Schenectady Mayor Gary McCarthy delivered his State of the City address at Monday evening's City Council meeting.
"I predict that we'll end 2020 with a deficit a little over 8 million dollars."
McCarthy, a Democrat in his third term, says the Electric City was doing very well before the pandemic and he is now holding out hope federal assistance will come.
"We spent about $600,000 in unanticipated expenses due to COVID-19, which still has not been reimbursed in spite of promises from the federal government. Saw a significant drop in prior year tax lien collections, state aid was reduced, casino revenue is down and the interest on real property taxes will also reduce. To offset those shortfalls I reduce non personnel expenses by $2.1 million and imposed a hiring freeze which has saved us approximately $1.9 million. And we issued a $7 million tax anticipation note."
McCarthy says Schenectady made progress despite COVID-19, citing various initiatives including expanded municipal broadband.
"Our public WiFi deployment neighborhoods have steadily increased during the past year with deployment of over 100 access points."
McCarthy hailed continuation of the Smart City program, with 10 new electric vehicle charging points on Liberty Street activated earlier Monday, and a push toward better illumination of city streets.
"The LED streetlight conversion will save 50% of the electricity we use initially for street lighting, with greater savings in the future as we utilize the dimming function."
McCarthy touted a new initiative that helps residents in need of urgent medical care.
"A new telemedicine platform with Ellis Hospital, MVP, CDPHP healthcare and United Concierge Medicine. Our paramedics now can perform telehealth consultations with UMC physicians remotely, avoiding costly trips to the emergency room. With 115 paramedics the Schenectady fire department is the first and the largest department in the region to provide this service."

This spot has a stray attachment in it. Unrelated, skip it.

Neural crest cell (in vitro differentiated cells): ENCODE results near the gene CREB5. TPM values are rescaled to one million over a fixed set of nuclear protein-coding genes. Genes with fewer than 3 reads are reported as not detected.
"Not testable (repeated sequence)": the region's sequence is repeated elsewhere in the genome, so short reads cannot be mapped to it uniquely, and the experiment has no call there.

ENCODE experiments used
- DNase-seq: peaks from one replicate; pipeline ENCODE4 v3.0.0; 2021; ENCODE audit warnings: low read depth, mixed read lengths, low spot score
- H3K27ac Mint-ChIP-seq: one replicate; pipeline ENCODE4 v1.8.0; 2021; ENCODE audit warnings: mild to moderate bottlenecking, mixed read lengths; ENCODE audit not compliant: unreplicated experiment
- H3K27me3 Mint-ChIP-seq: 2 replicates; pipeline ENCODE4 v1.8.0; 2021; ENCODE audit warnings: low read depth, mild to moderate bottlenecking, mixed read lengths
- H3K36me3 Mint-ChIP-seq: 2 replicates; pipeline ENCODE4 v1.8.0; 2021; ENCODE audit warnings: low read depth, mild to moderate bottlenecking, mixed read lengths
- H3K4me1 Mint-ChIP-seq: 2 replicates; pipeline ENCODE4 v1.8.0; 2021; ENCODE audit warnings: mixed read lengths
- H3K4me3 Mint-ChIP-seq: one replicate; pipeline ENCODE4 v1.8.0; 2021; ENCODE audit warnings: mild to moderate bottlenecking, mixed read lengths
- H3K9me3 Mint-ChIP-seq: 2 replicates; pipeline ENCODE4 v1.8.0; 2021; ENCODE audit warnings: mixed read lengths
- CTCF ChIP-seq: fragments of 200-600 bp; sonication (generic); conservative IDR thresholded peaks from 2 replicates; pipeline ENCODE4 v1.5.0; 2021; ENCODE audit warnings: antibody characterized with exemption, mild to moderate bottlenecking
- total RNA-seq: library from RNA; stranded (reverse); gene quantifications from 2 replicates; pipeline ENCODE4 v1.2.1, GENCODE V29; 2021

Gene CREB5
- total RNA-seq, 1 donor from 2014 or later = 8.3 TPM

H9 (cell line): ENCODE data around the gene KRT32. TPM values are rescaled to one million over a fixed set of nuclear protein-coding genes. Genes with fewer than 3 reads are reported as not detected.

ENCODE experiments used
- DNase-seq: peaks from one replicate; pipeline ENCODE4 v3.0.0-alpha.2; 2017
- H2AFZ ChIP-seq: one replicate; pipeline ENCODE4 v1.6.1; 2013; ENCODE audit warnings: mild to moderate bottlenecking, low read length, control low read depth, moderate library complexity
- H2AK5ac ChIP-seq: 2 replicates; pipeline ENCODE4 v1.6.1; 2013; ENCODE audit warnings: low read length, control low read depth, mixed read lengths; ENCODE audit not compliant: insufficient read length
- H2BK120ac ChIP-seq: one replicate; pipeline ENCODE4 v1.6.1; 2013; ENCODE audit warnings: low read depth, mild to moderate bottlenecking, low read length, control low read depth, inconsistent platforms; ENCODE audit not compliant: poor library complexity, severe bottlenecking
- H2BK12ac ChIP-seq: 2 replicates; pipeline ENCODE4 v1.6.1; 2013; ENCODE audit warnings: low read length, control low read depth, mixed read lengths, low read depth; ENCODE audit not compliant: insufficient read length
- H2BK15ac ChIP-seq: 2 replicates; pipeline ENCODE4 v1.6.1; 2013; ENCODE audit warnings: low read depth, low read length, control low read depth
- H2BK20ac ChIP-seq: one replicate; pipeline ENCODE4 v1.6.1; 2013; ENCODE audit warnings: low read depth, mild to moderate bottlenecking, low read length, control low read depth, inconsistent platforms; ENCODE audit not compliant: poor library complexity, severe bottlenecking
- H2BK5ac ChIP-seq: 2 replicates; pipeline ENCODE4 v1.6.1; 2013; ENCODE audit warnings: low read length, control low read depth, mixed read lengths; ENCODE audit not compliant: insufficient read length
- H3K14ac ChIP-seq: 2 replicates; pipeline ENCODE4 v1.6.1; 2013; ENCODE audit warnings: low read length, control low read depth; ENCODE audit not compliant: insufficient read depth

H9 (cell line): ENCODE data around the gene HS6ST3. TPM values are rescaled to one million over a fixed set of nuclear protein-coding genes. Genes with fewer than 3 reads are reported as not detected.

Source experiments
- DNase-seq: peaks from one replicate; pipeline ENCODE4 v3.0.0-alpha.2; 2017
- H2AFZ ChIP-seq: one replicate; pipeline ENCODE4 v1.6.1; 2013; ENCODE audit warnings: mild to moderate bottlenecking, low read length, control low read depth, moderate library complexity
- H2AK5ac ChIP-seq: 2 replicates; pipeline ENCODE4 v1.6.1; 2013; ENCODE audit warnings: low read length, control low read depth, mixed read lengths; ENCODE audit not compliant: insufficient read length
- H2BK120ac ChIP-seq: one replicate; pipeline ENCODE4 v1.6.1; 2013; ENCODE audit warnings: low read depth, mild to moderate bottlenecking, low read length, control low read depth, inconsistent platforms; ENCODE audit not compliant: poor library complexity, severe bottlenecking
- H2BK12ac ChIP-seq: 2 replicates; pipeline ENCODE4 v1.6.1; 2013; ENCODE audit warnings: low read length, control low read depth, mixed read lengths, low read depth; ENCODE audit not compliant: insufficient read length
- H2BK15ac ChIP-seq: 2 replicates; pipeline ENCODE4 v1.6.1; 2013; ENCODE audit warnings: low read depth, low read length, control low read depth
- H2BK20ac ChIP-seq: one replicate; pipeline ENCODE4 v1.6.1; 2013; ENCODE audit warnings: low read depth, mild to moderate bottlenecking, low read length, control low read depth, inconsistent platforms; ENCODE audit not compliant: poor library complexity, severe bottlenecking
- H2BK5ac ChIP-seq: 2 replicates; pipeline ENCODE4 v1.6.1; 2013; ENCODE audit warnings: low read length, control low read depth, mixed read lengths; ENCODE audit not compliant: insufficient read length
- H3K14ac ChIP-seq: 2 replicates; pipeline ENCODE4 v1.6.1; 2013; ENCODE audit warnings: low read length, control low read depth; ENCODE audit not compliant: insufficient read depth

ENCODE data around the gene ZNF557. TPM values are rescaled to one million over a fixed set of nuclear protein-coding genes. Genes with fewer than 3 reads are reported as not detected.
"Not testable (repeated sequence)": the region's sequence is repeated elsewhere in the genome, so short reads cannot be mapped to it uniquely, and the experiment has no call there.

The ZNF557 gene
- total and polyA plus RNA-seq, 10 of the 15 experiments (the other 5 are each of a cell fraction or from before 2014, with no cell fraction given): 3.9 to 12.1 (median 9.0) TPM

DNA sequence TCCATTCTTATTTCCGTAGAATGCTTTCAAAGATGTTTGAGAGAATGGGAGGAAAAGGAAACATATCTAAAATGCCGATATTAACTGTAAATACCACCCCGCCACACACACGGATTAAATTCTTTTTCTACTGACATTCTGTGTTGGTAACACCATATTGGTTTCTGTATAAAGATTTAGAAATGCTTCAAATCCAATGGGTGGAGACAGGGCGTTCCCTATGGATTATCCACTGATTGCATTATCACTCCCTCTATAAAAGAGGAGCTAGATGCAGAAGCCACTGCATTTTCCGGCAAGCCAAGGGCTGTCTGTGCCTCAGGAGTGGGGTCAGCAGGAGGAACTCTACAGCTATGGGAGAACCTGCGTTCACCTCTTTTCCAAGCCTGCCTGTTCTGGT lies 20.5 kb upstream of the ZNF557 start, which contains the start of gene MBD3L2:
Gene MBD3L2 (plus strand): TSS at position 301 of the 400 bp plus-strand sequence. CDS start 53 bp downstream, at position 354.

McCarthy says property values in the city are rising. He says it is the result of blight removal, selling foreclosed property, creating home-ownership opportunities, working with potential homebuyers and facilitating rehab and new construction. Last year 34 blighted and dilapidated buildings met the wrecking ball.
"Even with a COVID-19 shutdown and restrictions on access to the courts and the county clerk's office. We sold 71 properties for just under a million dollars. And we have 45 sales that have been approved by the City Council that are pending, with a value of $1.2 million.”
Leesa Perazzo, who is moving out of Schenectady County, resigned her city councilor post on January 14, but says McCarthy's address was spot-on, touching all the important points.
"Prior to 2020, you know, we went five years reducing taxes for the residents of the city of Schenectady. But with the loss of revenue from the federal government, as well as from the casino that, you know, was shuttered for a number of months, and now, you know, of course, can only work at a certain percentage of success. And the added expenditures of COVID have really been heartbreaking, you know, and again, it's not just Schenectady. It's every city in every state across the nation.”